The NCAA has released the package of legislation proposed for consideration at the January and April 2012 NCAA Division I Legislative Council and NCAA Division I Board of Directors meetings. If you’re up for it, you can read each proposal here.
The proposed legislation includes amendments to or creation of by-laws governing organization and governance, personnel definitions, amateurism rules, recruiting rules, eligibility matters, financial aid, awards, benefits and expenses, playing and practice seasons, various NCAA committees and regulations governing executives.
Also included in the proposed changes is Proposal No. 2011-23, AMATEURISM – DEFINITIONS AND APPLICATIONS – AGENT. From the proposal text itself:
Intent: To specify that an agent is any individual who, directly or indirectly, represents or attempts to represent an individual for the purpose of marketing his or her athletics ability or reputation for financial gain, or seeks to obtain any type of financial gain or benefit from securing a prospective student-athlete's enrollment at an educational institution or from a student-athlete's potential earnings as a professional athlete.
Bylaws: Amend 12.02, as follows:
12.02 DEFINITIONS AND APPLICATIONS
12.02.1 Agent. An agent is any individual who, directly or indirectly:
(a) Represents or attempts to represent an individual for the purpose of marketing his or her athletics ability or reputation for financial gain; or
(b) Seeks to obtain any type of financial gain or benefit from securing a prospective student-athlete's enrollment at an educational institution or from a student-athlete's potential earnings as a professional athlete.
12.02.1.1 Application. An agent may include, but is not limited to, a certified contract advisor, financial advisor, marketing representative, brand manager or anyone who is employed or associated with such persons.
Rationale: As the salaries of professional athletes have risen, age restrictions to participate in professional sports leagues have changed and the notoriety of elite student-athletes has increased with scouting and media exposure, the interest of outside third parties in elite athletes is now greater than ever. As a result, an industry of individuals has been created, including runners, financial advisors, marketing representatives, business managers, brand managers and street agents who seek to broker elite athletes for financial gain. Although governing bodies have attempted to impose regulations on these individuals and their activities, the competitive nature of the industry has resulted in many finding ways to circumvent the rules. One constant is the use of outside third parties. These third parties typically operate free of any governing body's jurisdiction. In order to regulate the interaction of these individuals with prospective student-athletes and student-athletes, the definition of an agent must be broadened. This proposal is not intended to include parents or legal guardians, athletics department staff members, former teammates or those individuals who have the best interest of a prospective student-athlete or student-athlete in mind in providing assistance or information, provided they do not intend to receive a financial gain for their assistance. [emphasis added]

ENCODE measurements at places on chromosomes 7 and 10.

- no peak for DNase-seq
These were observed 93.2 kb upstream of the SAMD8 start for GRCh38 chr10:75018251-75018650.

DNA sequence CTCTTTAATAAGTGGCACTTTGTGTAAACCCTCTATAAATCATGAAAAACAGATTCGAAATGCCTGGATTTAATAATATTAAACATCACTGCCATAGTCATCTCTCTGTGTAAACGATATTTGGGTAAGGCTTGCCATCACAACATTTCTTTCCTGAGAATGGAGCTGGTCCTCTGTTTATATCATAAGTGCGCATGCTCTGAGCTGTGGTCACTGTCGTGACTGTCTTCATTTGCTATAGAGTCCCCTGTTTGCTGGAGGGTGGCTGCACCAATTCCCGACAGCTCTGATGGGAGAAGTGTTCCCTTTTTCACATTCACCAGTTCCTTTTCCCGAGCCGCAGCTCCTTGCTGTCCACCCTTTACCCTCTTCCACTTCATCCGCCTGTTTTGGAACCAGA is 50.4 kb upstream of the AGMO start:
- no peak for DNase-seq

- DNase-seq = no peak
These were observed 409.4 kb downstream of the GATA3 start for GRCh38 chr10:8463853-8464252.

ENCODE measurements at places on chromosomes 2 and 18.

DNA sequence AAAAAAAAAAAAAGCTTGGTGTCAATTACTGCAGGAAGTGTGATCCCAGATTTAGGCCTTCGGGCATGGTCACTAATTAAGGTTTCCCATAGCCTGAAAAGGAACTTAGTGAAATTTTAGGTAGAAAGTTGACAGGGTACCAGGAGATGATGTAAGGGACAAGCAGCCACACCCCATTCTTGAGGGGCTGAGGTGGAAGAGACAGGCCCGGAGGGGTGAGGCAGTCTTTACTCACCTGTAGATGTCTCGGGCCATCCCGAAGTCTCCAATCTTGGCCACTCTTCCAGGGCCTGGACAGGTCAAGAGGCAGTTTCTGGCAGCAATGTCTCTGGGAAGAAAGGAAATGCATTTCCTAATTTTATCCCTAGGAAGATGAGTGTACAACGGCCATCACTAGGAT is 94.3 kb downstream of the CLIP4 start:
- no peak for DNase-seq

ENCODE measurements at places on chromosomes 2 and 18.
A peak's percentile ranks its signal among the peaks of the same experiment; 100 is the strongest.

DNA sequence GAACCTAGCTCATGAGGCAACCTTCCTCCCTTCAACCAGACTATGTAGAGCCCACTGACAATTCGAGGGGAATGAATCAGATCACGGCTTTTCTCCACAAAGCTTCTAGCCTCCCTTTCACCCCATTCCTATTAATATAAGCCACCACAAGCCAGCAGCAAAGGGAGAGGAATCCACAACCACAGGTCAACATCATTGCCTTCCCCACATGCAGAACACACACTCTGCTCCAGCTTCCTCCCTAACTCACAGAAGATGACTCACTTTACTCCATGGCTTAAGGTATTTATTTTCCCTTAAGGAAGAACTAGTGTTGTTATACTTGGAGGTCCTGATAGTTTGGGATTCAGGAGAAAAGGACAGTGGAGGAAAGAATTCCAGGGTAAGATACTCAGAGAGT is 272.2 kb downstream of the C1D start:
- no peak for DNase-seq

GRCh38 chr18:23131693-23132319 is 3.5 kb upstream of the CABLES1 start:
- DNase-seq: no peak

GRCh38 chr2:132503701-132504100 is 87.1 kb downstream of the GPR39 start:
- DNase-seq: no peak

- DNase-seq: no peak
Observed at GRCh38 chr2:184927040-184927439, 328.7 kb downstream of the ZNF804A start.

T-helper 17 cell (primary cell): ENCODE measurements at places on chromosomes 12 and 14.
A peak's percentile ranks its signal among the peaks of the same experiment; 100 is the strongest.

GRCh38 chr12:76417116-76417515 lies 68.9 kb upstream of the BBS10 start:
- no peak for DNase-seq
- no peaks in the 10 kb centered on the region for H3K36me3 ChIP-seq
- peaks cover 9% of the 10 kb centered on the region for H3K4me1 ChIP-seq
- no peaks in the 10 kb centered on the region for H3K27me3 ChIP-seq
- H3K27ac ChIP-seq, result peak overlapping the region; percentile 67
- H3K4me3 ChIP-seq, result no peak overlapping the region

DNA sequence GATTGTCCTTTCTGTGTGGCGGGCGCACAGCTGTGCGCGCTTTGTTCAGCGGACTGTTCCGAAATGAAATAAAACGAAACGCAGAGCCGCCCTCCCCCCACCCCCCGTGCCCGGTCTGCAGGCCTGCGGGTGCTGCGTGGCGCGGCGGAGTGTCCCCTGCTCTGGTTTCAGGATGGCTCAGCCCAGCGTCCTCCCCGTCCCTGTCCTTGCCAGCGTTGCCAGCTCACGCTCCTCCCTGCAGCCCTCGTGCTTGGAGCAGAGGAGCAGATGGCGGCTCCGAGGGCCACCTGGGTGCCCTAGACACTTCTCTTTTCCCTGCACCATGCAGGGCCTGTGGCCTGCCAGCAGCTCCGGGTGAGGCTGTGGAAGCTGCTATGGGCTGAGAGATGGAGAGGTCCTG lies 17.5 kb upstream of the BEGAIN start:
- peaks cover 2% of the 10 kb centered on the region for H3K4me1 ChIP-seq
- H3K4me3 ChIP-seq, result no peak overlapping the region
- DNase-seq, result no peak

This is an expansive proposal, as it is also targeted at the rampant abuse found in college basketball recruiting. But in my view, it only represents one step in the right direction. On the positive side, it identifies the people and defines the activities that need to be prohibited. From the rationale accompanying the proposed amendment, explaining that it would include family members seeking financial gain lassos parents with their hands out.
But on the negative side, it doesn’t go far enough in defining what penalties should apply or how certain circumstances might affect a student-athlete’s eligibility. While the proposed legislation would close the loophole used by Auburn to argue for—and get—Cam Newton’s eligibility restored, it doesn’t address the specifics in the case.
As we all know, Cecil Newton admitted that he participated in a scheme to solicit payment in return for his son’s services. The new legislation would have defined the elder Newton as an agent. But there was never any proof that Cam knew of his father’s scheme, allowing him to escape any impact on his eligibility. The proposed legislation doesn’t address this.
The legislation also fails to address another specific in the Newton case—while the elder Newton copped to shopping Cam to Mississippi State, there was also a lack of evidence showing that he was also shopping at Auburn.
Functionally, if the proposed legislation passes as written, all it does is provide a means for identifying the next Cecil Newton as an agent. What it doesn’t do is establish whether the student-athlete’s eligibility is affected, what penalties should apply, whether the student-athlete’s awareness of having an agent comes into play or whether school where the student-athlete finally lands should suffer any consequences.
While the proposal is a good first step and should be adopted, it should have been much more specific. As a result, the Cam Newton Loophole will be only partially closed.